A view of maintenance around the world

S. Bradley Peterson, SAMI Corporation
Tags: maintenance and reliability

This paper offers a view on the current and future state of maintenance as seen in each region of the world. The topics that will be addressed and discussed are:

  • Regional strengths and weakness in maintenance
  • Current trends in maintenance management
  • The value of maintenance associations around the world
  • The future of maintenance societies and certification programs
  • Effective practice in maintenance and maintenance management
  • The future of asset management and how it is different from maintenance management
  • Ten tips for successful implementation of improvements and change in your organization


The maintenance world is evolving just like anything else around us. New methods, processes and techniques are constantly being developed, tested and implemented. Every company wants to produce as much product as possible, at the lowest cost, with the highest return, at the best efficiency rate and, of course, without running their assets to the ground. As companies change, so do the regions’ maintenance societies. Societies are becoming more sophisticated and continue to attract new members. Practitioners participate in these societies as a way to network with colleagues, educate themselves and their peers, and keep in touch with new trends. Current trends are slowly eliminating maintenance management and replacing it with asset management. But what does an efficient asset management program look like?



I have taken the liberty to divide the world into seven regions; North America, South America, Europe, Australia, Asia, Africa and the Middle East.

Currently, North America seems to be improving as maintenance programs begin to gain traction and sophistication. However, some 75 percent of companies still continue to focus on reactive maintenance. There is also a trend in manufacturing to focus on lowering production costs without investing in people and processes. In addition, there is too much emphasis on reliability engineering and not enough on planning and scheduling. Many large companies have seen the light and are realizing that a common system across all plants is necessary to run a successful maintenance program. In this case, petrochemical companies are doing well, but mining and metals are still far behind. Furthermore, organizations such as the Society for Maintenance & Reliability Professionals are helping educate and spread the word about asset management.

My view on South America only focuses on the countries that we have had experience with, those being Brazil, Columbia and Venezuela. The manufacturing community within Brazil seems to have a strong interest in maintenance improvement. This is clearly visible through the rapid growth of Abraman, Brazil’s leading maintenance organization that is focused on aiding and educating its members. In addition, many companies such as Wood Group appear very advanced in their study and application of best practices. We also see the same trend at the region’s oil companies, which are also implementing global best practices throughout their organization.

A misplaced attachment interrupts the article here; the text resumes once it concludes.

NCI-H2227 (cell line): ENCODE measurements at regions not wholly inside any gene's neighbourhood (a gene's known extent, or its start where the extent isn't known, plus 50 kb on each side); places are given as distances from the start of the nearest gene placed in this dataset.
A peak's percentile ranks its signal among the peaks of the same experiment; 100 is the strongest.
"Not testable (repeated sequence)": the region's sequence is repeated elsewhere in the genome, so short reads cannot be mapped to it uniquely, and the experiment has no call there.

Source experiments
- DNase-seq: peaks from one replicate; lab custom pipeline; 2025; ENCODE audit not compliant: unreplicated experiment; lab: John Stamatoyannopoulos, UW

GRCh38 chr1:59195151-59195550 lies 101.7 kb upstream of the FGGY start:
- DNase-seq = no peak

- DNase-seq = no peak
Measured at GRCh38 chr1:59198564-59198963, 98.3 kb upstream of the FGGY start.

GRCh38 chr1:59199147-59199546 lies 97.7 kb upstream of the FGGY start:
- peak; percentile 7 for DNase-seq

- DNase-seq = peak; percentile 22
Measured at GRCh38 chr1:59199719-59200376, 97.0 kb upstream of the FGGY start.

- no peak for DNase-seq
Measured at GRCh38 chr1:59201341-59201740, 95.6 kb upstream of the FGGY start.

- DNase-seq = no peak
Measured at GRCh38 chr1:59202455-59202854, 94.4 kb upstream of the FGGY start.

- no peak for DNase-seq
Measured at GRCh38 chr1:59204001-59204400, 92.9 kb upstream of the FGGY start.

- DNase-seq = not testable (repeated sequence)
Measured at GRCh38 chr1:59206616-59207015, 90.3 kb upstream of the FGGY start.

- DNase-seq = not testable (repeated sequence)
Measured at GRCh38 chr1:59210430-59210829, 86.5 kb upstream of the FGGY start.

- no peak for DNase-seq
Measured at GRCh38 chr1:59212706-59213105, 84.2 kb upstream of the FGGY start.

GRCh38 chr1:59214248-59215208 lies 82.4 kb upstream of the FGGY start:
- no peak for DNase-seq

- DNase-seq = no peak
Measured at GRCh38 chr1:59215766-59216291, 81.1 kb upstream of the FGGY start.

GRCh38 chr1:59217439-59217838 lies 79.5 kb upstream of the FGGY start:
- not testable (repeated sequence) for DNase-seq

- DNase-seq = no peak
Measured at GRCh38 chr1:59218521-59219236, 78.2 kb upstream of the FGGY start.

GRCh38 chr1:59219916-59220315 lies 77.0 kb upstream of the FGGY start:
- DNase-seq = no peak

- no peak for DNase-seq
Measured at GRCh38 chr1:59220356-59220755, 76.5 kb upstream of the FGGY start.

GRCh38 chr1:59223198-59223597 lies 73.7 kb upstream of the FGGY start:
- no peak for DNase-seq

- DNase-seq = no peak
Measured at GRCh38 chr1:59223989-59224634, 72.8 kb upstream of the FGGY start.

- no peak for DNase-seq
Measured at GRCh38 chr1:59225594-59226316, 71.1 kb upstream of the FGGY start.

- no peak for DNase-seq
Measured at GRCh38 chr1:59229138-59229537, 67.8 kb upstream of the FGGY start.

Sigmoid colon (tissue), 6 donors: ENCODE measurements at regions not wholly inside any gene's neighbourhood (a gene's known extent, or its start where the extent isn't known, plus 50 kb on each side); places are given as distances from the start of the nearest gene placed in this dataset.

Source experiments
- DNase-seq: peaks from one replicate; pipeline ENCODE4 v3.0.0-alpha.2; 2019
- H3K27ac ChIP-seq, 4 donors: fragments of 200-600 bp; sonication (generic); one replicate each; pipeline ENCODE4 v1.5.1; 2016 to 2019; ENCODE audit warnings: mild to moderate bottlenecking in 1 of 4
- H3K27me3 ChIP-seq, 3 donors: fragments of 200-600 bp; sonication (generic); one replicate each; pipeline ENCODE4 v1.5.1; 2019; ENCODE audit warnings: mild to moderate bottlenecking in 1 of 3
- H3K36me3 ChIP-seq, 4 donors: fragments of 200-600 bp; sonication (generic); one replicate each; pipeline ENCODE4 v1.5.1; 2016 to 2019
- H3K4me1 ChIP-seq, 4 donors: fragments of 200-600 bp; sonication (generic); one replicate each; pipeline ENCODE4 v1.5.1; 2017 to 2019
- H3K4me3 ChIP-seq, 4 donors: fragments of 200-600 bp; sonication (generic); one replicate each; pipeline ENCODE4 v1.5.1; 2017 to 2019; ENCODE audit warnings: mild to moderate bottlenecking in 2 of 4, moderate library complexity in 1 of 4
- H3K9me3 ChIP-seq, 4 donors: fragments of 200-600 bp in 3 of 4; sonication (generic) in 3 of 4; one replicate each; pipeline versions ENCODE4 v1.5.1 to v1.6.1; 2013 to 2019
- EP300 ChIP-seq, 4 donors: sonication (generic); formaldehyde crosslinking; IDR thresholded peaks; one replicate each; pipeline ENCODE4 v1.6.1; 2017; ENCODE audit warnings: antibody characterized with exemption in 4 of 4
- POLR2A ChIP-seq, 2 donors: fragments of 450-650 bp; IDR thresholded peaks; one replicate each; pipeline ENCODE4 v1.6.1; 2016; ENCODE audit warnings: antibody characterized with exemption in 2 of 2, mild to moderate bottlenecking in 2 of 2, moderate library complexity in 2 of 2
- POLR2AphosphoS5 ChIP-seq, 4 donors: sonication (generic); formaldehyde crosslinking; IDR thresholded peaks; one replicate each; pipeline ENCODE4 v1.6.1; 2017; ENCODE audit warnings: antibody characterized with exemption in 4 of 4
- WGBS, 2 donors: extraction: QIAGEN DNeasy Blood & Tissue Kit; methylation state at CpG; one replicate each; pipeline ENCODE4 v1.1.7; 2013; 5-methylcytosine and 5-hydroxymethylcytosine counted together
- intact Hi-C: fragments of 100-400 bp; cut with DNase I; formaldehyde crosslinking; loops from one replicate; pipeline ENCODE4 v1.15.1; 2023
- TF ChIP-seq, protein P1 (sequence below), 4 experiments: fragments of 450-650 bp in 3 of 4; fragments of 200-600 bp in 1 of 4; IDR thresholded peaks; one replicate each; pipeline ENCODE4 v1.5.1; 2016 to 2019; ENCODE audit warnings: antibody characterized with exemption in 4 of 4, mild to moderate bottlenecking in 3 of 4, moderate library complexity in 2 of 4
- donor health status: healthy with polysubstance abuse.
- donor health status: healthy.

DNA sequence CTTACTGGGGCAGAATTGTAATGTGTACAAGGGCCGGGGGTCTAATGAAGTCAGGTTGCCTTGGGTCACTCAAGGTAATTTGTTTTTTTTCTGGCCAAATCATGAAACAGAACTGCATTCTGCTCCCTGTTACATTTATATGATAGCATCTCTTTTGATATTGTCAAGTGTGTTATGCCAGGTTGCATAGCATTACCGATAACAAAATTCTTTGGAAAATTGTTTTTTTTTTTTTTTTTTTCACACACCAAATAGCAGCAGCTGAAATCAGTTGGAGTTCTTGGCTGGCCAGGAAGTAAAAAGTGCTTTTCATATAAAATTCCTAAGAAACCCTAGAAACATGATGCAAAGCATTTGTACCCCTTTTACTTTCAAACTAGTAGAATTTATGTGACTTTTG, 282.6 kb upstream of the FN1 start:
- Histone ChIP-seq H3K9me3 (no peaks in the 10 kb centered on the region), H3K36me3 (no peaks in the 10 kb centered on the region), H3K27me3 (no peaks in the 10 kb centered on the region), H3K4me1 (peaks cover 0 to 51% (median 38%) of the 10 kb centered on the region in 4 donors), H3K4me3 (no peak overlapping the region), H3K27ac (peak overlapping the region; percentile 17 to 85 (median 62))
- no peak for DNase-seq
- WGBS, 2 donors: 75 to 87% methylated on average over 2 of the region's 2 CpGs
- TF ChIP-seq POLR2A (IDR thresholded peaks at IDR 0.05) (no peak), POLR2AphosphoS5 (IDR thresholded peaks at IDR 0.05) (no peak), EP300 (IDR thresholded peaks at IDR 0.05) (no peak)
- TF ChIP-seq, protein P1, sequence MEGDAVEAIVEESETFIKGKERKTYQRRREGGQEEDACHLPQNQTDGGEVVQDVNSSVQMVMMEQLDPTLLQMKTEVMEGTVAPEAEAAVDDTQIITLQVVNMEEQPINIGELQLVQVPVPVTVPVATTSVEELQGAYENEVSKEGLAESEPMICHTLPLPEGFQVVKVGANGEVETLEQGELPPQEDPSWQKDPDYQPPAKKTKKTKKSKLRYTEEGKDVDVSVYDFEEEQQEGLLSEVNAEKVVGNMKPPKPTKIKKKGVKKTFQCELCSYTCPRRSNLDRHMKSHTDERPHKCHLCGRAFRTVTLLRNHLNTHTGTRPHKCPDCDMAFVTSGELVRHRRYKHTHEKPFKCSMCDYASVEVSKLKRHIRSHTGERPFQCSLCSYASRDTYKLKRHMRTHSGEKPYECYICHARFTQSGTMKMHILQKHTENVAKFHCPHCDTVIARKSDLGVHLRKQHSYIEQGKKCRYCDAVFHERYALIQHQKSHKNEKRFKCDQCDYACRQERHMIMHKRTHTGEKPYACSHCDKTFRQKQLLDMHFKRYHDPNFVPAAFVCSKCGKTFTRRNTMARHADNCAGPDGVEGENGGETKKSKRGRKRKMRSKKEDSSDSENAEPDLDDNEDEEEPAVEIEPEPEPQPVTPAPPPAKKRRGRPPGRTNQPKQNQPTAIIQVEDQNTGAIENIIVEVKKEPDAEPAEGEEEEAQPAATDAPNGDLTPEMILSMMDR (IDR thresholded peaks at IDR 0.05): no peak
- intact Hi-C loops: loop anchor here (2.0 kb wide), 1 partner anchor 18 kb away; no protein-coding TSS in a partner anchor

Europe is a region that pioneered National Maintenance Societies, but the availability of maintenance and operations consulting services is limited everywhere except in the United Kingdom. Most companies and industry professionals have much interest in maintenance models and theory. However, in some cases, theory may be more important to them than demonstrated results. There is much more talk than action in maintenance improvement. Many companies still have strong emphasis on the skills of their craftsman, but this is most likely just a way to compensate for poor maintenance planning. The downsizing and cost reduction trends started later in this region than in the United States, but now there is a very big concern for competitiveness.

Australia is a region that, in many cases, is more advanced in its thinking and practices surrounding maintenance. Maintenance has always been a major focus of companies within the Australian region since replacement parts are not as easily available as in other regions. Also, unlike in other regions, Australian universities offer the most advanced programs in maintenance and reliability, educating and training new, future practitioners. Today, the natural resources economy is booming and new construction has been deemed as much more important than maintenance. Therefore, resources are being stretched to produce more and little emphasis is being placed on maintenance improvement.

Asia is primarily focused on discrete manufacturing where Total Productive Maintenance is widespread and ingrained into the culture. China is a huge manufacturing economy, but for the moment, there is very little interest in maintenance improvement. Reason being, most plants are new, and labor is generally high quality and inexpensive. India faces a very similar situation where labor is very cheap, but maintenance is extremely weak. Russia is an exception to the region; it’s mainly a minerals-based economy and there is a very strong interest by engineers for maintenance improvement programs.